While still a teenager - a year and a half before Jann Wenner started Rolling Stone - Paul Williams started the first real rock music magazine, Crawdaddy!. Via Crawdaddy!, he gave a lot of other ‘legends’ their first writing outlet: Sandy Pearlman, Peter Guralnick, Jon Landau, and Richard Meltzer, to name just a few. He also hung with Timothy Leary and sang with him on John and Yoko's “Give Peace A Chance” single, recorded in a Montreal hotel room in 1969. If you ever get a chance, check out the video from that day on YouTube. He's right in front singing and clapping along. I could go on all day. He's the man. Long may he run.

Growing up in the late 1970s, there was very little available to read by legendary rock scribe Paul Williams. His books were out of print, old issues of Crawdaddy! were long gone, and Paul himself was M.I.A. for the most part. It wasn't until Paul published his first major tome on Bob Dylan, "Bob Dylan: Performing Artist," that I was able to get into the meat of what made Paul great. Here was a book about Dylan that didn't worry about what color shirt he was wearing the day he recorded this song or that one. The book went past that bullshit and got into the essence of the music. How does it sound and more importantly how does it feel? Paul was able to explain feelings about Bob's music that I didn't know I had. And most importantly, although Paul's writing was very personal, he left his ego at the door. Later when I met Paul, there was no ego, no ‘I am a rock legend’ or ‘I know everything’ – none of the attitude that I have experienced time and time again from music journalists with far less to brag about than Paul Williams.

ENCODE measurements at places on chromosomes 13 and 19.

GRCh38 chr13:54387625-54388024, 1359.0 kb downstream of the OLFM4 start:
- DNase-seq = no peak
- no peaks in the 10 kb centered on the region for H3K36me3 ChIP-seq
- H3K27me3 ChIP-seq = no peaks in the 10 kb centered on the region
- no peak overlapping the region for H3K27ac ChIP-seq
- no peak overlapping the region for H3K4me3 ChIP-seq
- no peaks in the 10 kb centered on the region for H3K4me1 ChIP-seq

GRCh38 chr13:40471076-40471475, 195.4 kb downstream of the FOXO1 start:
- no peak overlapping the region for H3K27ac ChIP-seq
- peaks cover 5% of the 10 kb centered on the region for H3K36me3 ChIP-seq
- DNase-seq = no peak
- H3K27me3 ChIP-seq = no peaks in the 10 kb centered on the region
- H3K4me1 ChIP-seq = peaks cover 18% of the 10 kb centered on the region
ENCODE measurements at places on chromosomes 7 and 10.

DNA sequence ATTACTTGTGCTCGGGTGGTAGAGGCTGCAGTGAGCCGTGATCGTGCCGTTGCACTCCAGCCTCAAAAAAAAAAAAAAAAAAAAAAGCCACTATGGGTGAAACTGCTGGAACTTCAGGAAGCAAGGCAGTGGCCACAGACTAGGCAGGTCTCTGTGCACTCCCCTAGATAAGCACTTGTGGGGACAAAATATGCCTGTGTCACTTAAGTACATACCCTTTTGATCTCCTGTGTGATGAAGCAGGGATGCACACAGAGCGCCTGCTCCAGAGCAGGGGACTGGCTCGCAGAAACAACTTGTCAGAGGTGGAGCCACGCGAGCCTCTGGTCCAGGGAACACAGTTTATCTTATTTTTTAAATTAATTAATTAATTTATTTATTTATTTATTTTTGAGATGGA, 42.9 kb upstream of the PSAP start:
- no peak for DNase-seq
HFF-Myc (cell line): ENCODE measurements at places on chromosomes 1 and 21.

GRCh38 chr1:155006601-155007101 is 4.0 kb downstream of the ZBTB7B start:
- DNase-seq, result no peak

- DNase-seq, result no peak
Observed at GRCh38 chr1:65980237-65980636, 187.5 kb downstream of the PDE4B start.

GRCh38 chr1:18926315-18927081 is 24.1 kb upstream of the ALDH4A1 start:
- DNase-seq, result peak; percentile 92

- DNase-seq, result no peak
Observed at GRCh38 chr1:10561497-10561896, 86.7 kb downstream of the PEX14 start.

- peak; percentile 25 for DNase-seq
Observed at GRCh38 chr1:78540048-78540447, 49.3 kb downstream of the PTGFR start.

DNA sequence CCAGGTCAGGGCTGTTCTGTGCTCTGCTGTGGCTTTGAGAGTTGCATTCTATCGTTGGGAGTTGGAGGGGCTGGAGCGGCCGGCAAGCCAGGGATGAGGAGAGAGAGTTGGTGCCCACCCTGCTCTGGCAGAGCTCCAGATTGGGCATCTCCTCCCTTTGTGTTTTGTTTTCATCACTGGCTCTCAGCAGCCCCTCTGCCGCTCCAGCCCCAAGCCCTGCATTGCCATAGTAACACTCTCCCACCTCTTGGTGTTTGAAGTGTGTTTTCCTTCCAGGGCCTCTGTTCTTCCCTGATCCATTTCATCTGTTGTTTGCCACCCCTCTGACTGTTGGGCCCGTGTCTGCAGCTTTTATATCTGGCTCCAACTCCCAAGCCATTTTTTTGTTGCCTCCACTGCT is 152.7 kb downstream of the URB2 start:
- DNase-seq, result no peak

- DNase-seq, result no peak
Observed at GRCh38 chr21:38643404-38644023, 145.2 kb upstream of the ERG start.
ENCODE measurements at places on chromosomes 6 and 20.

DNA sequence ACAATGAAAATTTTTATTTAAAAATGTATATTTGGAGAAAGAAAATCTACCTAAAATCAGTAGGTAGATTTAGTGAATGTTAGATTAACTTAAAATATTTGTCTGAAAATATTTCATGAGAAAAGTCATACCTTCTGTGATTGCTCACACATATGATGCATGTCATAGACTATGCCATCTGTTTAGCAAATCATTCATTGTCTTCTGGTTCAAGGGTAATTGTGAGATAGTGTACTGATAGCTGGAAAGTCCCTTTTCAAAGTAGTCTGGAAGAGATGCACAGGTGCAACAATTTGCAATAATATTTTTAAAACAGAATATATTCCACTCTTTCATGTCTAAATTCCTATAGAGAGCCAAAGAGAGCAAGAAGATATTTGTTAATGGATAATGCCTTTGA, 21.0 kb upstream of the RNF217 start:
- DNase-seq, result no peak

Paul, for many reasons, is not gonna be on MTV interviewing Pearl Jam. He's not gonna blow hot wind in front of a video camera doing a documentary on the history of rock n roll–he's just not that kind of guy.

Paul's writing has moved me to check out bands I never would have dreamed of checking out, because he brings the human element into it, gets inside of himself, seemingly getting inside of me. Now, I know this sounds all flowery and new agey, but Paul came out of the 1960s and he never lost his naiveté about listening to music – it still sounds fresh to his ears.

What follows below is an interview I did with Paul in a café in Germany many years back…

Pat Thomas: Why don't we just start at the beginning: How you first got into writing. Were you doing any fiction or non-fiction writing before you actually started writing about rock 'n' roll?